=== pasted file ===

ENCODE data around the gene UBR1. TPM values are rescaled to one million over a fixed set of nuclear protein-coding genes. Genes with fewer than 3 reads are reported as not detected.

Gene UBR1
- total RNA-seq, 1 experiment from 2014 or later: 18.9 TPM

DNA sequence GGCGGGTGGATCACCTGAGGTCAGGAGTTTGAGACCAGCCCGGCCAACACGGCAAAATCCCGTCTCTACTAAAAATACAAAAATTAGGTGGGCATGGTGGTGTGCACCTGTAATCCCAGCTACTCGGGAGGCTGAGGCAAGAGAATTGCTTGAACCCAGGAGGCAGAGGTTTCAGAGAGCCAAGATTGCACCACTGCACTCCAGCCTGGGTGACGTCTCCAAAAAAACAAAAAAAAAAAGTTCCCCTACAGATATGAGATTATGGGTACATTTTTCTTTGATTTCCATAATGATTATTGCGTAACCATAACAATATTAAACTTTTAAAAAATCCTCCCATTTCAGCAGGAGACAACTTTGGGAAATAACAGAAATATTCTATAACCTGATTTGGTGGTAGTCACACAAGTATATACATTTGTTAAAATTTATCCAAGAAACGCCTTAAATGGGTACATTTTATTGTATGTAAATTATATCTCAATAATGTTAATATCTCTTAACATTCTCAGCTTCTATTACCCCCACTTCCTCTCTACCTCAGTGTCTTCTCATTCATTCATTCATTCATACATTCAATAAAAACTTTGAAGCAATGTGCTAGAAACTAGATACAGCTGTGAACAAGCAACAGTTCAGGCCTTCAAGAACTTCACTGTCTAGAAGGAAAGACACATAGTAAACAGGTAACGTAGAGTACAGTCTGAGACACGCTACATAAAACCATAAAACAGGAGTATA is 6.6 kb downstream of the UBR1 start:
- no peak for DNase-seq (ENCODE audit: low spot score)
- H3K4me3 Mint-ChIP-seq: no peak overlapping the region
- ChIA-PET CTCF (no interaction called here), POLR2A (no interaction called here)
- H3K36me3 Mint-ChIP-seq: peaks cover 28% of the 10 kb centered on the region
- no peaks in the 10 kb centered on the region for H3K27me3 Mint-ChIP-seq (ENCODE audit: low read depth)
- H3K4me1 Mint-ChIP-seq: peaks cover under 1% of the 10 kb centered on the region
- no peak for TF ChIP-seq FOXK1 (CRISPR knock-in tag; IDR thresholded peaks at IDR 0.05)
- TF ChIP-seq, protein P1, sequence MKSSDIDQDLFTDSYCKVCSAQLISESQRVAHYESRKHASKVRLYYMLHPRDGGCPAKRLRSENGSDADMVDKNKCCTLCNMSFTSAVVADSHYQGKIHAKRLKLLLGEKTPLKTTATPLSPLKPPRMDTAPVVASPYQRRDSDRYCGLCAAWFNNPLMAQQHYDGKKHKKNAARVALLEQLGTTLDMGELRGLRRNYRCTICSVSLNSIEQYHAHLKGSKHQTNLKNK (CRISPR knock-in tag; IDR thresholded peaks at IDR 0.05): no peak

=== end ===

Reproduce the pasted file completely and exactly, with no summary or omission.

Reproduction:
ENCODE data around the gene UBR1. TPM values are rescaled to one million over a fixed set of nuclear protein-coding genes. Genes with fewer than 3 reads are reported as not detected.

Gene UBR1
- total RNA-seq, 1 experiment from 2014 or later: 18.9 TPM

DNA sequence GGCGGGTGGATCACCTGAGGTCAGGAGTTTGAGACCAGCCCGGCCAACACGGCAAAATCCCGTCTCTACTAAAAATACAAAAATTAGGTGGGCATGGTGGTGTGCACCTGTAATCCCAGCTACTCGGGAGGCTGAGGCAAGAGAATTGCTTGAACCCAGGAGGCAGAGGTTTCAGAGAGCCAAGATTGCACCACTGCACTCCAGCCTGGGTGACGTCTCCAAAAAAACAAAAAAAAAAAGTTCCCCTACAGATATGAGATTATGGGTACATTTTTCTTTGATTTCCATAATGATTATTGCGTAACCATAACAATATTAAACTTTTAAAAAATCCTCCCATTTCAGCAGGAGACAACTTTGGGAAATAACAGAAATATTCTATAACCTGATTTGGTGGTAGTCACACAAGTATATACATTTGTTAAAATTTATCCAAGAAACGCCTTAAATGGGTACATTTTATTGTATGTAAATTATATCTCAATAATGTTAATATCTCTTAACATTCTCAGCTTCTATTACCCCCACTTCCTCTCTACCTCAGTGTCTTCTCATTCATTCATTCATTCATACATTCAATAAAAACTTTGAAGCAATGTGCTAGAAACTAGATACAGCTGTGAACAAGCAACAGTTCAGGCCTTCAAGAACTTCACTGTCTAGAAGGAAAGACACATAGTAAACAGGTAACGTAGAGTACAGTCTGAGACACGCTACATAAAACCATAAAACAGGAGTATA is 6.6 kb downstream of the UBR1 start:
- no peak for DNase-seq (ENCODE audit: low spot score)
- H3K4me3 Mint-ChIP-seq: no peak overlapping the region
- ChIA-PET CTCF (no interaction called here), POLR2A (no interaction called here)
- H3K36me3 Mint-ChIP-seq: peaks cover 28% of the 10 kb centered on the region
- no peaks in the 10 kb centered on the region for H3K27me3 Mint-ChIP-seq (ENCODE audit: low read depth)
- H3K4me1 Mint-ChIP-seq: peaks cover under 1% of the 10 kb centered on the region
- no peak for TF ChIP-seq FOXK1 (CRISPR knock-in tag; IDR thresholded peaks at IDR 0.05)
- TF ChIP-seq, protein P1, sequence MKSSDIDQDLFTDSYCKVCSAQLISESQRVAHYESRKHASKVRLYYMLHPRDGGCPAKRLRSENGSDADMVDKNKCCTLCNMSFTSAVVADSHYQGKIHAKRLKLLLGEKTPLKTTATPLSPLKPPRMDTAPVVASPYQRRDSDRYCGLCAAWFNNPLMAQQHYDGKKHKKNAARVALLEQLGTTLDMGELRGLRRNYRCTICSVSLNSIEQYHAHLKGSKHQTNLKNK (CRISPR knock-in tag; IDR thresholded peaks at IDR 0.05): no peak